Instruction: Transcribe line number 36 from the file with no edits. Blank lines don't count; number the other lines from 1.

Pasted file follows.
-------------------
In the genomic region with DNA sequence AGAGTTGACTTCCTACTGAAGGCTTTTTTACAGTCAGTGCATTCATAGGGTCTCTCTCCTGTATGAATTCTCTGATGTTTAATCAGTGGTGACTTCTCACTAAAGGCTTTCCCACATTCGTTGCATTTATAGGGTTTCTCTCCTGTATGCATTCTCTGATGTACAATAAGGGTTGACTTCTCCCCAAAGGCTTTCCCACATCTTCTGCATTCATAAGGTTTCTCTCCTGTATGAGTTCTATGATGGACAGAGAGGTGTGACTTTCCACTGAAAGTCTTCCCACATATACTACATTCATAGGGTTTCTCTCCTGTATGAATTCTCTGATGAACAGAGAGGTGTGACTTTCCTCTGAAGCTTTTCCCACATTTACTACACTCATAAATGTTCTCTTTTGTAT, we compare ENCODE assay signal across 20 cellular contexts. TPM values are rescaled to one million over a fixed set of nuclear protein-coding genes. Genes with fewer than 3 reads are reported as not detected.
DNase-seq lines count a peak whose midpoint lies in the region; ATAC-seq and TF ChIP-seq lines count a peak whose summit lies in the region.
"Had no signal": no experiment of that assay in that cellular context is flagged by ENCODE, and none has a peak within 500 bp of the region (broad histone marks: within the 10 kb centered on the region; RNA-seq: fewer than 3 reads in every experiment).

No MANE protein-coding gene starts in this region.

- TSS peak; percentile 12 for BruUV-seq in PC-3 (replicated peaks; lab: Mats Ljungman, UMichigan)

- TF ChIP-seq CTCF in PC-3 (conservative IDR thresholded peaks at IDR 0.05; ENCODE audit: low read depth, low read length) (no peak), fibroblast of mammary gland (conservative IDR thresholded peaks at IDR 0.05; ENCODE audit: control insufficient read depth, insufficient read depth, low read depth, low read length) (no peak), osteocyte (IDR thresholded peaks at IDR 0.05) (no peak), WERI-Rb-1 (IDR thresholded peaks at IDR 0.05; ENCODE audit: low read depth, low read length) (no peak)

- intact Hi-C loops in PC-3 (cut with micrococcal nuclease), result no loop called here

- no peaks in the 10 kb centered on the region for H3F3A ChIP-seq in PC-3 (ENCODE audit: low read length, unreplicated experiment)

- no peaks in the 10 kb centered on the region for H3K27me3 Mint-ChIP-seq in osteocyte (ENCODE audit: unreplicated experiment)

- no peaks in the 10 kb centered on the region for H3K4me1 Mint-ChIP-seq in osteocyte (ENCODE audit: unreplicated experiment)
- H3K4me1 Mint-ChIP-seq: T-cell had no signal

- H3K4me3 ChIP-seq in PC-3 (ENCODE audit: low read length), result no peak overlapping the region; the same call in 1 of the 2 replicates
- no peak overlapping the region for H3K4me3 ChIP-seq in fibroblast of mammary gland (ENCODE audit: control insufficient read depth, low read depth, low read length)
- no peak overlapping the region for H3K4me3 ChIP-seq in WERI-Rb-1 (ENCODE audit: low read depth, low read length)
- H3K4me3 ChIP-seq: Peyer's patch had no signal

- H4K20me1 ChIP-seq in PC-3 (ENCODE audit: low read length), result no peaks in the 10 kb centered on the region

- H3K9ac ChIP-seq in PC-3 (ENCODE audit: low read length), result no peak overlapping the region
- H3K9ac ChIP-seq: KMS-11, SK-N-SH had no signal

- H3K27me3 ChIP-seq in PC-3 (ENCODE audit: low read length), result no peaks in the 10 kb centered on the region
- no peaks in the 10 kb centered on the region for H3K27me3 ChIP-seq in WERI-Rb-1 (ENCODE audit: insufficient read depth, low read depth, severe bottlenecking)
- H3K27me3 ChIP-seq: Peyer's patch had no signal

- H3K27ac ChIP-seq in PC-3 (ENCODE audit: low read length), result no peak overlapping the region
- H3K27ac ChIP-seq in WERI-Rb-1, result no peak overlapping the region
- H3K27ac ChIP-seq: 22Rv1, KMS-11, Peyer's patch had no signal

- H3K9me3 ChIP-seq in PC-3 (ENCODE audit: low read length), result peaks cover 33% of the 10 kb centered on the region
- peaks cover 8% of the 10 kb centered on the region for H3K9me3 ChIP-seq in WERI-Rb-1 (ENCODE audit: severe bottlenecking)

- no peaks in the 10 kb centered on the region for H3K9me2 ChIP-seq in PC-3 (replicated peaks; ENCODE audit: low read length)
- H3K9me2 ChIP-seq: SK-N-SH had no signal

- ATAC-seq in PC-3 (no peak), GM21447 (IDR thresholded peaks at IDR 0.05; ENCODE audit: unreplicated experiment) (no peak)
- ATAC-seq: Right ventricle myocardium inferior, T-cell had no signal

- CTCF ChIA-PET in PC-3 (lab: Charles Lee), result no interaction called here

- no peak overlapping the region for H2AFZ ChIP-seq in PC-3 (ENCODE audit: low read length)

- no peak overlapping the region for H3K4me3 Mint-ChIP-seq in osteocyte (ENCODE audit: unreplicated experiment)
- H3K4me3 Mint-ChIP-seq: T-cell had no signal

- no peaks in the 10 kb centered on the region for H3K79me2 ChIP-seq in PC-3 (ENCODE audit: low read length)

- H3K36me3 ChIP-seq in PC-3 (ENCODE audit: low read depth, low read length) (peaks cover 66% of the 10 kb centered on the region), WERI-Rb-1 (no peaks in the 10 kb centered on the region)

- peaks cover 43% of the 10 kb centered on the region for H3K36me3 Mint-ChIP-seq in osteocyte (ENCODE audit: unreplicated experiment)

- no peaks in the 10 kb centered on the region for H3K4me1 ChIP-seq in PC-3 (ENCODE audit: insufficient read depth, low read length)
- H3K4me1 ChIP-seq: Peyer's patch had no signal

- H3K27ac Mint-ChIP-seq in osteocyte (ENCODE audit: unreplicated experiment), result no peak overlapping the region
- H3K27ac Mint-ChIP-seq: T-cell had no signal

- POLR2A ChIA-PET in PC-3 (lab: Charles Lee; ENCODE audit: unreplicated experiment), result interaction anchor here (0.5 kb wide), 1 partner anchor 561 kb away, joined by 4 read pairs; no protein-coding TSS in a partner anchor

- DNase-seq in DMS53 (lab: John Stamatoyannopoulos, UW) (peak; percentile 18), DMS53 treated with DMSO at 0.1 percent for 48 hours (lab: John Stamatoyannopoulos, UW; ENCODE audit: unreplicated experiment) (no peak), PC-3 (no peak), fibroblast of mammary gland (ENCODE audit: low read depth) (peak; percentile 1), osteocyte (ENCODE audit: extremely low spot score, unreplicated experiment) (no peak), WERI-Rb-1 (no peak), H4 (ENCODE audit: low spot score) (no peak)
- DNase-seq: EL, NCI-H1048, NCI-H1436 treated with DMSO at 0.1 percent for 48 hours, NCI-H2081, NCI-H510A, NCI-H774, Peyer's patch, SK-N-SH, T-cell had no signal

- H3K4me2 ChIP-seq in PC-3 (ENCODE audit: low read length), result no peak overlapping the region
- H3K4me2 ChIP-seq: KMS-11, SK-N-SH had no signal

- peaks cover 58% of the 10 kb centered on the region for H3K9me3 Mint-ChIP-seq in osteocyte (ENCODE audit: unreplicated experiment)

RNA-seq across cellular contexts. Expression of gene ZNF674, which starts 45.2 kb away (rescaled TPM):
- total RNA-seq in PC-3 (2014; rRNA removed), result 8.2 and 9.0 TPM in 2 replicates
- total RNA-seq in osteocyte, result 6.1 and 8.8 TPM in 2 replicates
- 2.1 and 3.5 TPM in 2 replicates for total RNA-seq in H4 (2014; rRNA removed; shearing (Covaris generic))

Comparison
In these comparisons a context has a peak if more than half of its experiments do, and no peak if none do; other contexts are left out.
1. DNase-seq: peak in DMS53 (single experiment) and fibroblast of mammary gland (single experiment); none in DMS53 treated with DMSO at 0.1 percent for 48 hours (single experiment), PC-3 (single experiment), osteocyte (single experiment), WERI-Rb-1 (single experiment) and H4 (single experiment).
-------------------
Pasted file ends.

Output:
- H3K36me3 ChIP-seq in PC-3 (ENCODE audit: low read depth, low read length) (peaks cover 66% of the 10 kb centered on the region), WERI-Rb-1 (no peaks in the 10 kb centered on the region)